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Khin Hnin Htet
Oct 9, 2008 (DVB), Since the Saffron Revolution in September last year, regional National League for Democracy branches have been keeping a low profile, with many not even managing to hold regular meetings.
This period of quiet is unusual; even when many NLD offices were sealed off after the Depayin incident in May 2003, party members were still active and able to meet regularly.
Is it the situation in the regions that has caused this dip in activities, or a lack of direction from NLD headquarters?
Mya Hla, an elected member of parliament from Bago, one of the most active regions, gives three reasons why NLD regional activities have stopped.
"Firstly, all the township offices have been closed down so we have nowhere to hold meetings and no one dares to host us," he explained.
"Secondly, the restrictions imposed on us, for example we have to inform the authorities when we are holding meetings, make not only normal members but also the central executive committee afraid to come to meetings," he went on.
"Thirdly, the headquarters haven’t handed down any instructions or issues that we need to discuss and gain agreement on."
Despite these difficulties, some townships are continuing to hold regular meetings, but Mya Hla said that other townships genuinely could not hold meetings due to the restrictions imposed upon them.
While he insisted that party members remained staunch supporters of the NLD, he admitted that the lack of action could become an issue in the longer term.
In Mandalay division in central Burma the situation is slightly different, according to Myingyan MP-elect Paw Khin.
"The situation is quite good , we are able to hold two meetings a month, but that’s it," he said.
"We are waiting for instructions from the headquarters. There have been no instructions for a while."
In nearby Magwe division, activities have been suspended since local NLD secretary Myint Oo was arrested in connection with last September's mass public demonstrations.
U Taa, an elected MP from Magwe division’s Salin township, said the situation became too difficult to hold regular meetings.
"We could not meet because of the difficulty in finding a place to meet, and when we did hold meetings, they would come and check up on us," he explained.
"We stopped having meetings after repeated harassment."
In Karen state, Pa-an MP-elect Nant Khin Htway Myint said that local party membership had been weakened by the intense pressure and intimidation.
"The authorities have been causing stress and intimidation and forcing people to resign," he said.
In Kachin State in northern Burma, there were sporadic meetings in some townships up until September last year, but these stopped after party leaders were arrested and imprisoned.
NLD state organising committee member Ngwe Kyaing from Myitkyina blamed the situation on the lack of a safe place to meet.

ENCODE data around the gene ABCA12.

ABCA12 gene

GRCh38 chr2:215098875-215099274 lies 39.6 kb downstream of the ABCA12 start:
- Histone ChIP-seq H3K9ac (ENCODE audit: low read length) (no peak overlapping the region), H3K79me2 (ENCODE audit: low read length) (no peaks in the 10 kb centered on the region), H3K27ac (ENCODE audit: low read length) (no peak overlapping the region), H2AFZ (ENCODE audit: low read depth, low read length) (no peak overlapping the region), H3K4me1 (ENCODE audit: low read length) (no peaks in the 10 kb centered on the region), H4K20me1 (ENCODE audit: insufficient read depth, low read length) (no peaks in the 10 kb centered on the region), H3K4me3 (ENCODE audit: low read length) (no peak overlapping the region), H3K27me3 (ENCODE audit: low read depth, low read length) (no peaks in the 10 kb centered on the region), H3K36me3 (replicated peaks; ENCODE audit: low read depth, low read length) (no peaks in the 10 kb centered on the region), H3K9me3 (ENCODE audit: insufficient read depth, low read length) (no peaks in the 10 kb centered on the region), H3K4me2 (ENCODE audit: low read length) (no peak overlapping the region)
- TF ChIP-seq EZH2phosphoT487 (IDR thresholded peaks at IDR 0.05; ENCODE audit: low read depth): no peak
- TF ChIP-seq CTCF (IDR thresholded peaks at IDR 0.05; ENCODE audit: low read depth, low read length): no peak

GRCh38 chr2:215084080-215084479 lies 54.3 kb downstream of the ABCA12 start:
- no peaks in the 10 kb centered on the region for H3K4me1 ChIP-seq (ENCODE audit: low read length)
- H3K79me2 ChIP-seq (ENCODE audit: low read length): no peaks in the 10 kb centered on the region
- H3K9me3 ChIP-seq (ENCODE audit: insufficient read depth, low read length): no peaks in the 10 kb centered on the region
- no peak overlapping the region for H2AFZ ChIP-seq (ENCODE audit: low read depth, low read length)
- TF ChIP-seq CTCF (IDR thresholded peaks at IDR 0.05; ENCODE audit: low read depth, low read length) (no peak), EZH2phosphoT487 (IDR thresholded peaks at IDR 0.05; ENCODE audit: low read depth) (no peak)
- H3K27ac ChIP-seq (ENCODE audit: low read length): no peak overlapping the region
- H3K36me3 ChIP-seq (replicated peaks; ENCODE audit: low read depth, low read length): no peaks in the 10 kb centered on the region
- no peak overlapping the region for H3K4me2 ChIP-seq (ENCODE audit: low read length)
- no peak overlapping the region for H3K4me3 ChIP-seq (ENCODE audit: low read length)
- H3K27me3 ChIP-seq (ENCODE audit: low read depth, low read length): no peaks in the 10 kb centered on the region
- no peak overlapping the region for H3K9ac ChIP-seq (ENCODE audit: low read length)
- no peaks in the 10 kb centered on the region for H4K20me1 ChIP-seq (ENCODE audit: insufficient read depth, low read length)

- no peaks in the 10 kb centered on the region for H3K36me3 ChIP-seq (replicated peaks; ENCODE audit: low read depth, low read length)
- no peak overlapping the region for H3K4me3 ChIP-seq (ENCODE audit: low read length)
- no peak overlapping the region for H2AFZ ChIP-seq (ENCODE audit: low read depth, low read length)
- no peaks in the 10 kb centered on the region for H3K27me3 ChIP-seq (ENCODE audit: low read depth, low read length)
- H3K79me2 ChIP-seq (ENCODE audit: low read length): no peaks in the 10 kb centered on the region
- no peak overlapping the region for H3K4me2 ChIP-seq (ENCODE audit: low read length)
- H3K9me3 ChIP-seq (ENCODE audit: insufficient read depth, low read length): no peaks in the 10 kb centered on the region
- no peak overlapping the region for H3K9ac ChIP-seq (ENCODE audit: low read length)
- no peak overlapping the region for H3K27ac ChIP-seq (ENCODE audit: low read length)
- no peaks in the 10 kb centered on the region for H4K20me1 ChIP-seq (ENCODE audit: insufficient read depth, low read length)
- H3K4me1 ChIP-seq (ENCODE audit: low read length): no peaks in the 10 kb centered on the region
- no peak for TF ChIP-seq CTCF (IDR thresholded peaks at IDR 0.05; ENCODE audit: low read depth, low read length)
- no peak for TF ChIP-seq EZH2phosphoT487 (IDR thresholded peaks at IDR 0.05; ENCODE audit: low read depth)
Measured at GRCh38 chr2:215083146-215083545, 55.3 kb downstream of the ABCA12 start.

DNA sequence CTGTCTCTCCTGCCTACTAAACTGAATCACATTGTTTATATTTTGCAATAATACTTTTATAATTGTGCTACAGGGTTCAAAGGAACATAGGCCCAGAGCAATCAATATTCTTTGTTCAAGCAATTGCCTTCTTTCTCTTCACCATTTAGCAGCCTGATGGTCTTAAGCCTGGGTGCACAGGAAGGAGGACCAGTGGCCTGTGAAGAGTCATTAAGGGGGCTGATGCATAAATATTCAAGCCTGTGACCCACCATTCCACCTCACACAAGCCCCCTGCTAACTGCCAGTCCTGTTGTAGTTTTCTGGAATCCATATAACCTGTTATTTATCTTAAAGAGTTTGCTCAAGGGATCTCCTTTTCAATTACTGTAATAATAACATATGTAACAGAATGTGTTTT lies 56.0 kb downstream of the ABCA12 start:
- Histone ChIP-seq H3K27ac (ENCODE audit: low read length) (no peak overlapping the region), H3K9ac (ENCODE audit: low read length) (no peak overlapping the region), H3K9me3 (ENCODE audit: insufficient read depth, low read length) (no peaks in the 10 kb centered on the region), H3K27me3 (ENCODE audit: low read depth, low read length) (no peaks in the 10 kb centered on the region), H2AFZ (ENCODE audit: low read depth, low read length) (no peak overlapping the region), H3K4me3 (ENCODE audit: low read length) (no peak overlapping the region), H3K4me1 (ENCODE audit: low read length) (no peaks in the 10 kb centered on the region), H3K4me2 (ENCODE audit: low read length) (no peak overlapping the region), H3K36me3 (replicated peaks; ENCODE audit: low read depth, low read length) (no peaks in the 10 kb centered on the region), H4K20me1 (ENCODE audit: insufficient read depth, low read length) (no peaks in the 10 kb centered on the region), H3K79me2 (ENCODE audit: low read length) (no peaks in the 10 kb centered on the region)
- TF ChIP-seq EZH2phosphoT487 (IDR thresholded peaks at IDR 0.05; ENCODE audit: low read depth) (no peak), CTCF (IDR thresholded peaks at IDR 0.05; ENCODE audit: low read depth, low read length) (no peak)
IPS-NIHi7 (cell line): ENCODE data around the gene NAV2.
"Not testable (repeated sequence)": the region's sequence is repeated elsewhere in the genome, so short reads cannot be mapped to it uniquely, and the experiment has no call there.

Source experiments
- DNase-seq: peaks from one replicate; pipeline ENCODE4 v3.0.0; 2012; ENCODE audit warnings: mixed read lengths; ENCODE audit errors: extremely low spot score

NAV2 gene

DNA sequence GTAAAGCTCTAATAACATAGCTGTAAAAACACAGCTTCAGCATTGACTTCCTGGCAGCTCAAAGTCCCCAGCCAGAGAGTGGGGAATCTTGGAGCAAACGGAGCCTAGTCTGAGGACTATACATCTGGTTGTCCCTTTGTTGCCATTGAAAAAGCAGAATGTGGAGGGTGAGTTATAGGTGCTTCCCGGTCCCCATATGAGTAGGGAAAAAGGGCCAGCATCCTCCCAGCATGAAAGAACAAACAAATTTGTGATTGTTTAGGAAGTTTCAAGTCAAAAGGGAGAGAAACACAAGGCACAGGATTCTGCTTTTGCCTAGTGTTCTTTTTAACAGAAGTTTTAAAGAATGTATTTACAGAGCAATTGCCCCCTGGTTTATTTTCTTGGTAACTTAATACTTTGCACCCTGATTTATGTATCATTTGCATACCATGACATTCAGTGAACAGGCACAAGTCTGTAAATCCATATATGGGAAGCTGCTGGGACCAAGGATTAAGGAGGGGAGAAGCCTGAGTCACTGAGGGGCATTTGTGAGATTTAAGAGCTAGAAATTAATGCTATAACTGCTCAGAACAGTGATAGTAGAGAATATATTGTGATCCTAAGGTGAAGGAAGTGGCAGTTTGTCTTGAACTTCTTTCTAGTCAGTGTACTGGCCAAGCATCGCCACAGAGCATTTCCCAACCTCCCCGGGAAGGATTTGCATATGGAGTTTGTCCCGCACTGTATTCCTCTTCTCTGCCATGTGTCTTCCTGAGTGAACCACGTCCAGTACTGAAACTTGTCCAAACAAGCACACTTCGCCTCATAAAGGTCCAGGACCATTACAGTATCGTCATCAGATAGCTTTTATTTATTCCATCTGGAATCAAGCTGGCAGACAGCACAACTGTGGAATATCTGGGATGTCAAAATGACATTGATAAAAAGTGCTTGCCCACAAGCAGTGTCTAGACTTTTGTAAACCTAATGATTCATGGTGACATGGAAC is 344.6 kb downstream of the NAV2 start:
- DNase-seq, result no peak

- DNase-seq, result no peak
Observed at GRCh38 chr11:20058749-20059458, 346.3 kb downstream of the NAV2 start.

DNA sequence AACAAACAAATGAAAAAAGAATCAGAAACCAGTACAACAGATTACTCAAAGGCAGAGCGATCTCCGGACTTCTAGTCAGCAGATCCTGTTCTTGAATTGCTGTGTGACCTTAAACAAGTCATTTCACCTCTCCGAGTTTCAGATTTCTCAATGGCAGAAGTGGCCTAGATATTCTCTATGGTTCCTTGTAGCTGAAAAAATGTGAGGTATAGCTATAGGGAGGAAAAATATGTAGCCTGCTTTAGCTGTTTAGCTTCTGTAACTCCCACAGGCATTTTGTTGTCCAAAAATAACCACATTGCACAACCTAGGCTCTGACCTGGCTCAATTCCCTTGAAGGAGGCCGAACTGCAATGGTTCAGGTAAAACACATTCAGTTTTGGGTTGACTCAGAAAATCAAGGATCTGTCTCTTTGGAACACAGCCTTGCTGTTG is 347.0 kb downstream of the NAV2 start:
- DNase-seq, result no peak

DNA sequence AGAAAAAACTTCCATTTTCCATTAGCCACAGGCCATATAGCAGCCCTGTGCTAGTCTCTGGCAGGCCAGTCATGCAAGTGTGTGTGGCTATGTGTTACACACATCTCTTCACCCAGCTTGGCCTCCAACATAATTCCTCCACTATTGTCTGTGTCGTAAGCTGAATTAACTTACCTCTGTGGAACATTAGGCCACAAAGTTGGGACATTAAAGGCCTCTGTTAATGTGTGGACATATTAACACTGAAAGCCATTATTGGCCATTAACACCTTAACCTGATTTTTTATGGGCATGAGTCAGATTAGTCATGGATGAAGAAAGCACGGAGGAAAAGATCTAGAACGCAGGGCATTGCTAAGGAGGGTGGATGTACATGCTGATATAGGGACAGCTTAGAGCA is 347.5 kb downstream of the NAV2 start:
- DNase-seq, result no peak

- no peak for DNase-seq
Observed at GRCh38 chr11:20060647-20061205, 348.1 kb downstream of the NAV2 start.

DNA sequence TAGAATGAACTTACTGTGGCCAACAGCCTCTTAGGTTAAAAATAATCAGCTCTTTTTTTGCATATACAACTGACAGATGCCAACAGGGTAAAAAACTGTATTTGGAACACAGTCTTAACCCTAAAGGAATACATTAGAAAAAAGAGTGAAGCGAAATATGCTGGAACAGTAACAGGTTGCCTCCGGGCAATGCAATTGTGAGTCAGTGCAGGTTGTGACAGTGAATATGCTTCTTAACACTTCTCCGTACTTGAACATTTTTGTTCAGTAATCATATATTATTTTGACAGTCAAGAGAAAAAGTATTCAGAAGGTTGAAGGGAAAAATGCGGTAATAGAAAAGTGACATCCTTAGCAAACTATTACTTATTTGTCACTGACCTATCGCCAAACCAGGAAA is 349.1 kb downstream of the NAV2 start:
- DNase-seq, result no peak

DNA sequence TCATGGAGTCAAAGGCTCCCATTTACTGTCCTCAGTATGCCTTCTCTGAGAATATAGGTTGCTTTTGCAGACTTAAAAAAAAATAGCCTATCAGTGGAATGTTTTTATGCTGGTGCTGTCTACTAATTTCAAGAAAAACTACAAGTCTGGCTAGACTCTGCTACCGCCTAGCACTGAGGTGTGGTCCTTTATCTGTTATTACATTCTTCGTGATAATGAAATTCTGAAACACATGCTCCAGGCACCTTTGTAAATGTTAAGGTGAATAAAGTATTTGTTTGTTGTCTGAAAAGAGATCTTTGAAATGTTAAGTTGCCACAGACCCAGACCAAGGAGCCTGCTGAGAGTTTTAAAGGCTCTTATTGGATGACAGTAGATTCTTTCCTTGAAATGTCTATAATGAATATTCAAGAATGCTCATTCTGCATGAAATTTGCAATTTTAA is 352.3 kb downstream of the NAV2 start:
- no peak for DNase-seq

"If we still had our office, we would always meet in the office. Now that our office is sealed off, we have no place to meet," she said.
"If we did, the place would be in danger as we would have to inform [the authorities]."
But Ngwe Kyaing insisted that, despite these difficulties, members would be willing to carry out any instructions sent from NLD headquarters.
Ban Lja, chair of Chin state NLD in northwest Burma, said that morale was suffering.
"There is nothing special going on here as we have not had any instructions from headquarters," he explained.
"We are just sitting around doing nothing and it’s affecting our morale a little bit," he said.
"But the people in the townships meet occasionally and our party organisations in rural areas are still going strong."
In northern Shan State, economic difficulties contribute to the lack of political activities, according to Lashio MP-elect Sai Myint Maung.
"The closure of offices is one reason. Secondly, people are struggling to survive," he explained.
"I am surviving because I have my own little business. The rest are in trouble."
Senior NLD member and newly-released political prisoner Win Tin acknowledged that there were difficulties in coordinating the activities of the regional NLD groups.
"We are facing problems because we are unable to go to the regions to solve the problems and we can’t afford to invite them to Rangoon," Win Tin said.
"But if we wanted to, we could still struggle on our own. The way places like Meikhtila are operating is amazing, encouraging and worth taking a lesson from," he said.
"I don’t want people to just let the headquarters do the job without the regions. I want it to be more widespread. I want to hear the voices from the regions."
But Win Tin said the regional members should act on their own initiative to find ways to remain active.
"The HQs has many problems, so instead of waiting for instructions, do it from the bottom up, in your own ways," he said.
"We have leaders, firm policies and the strong support of the people. With these three things, there is no reason to feel dejected."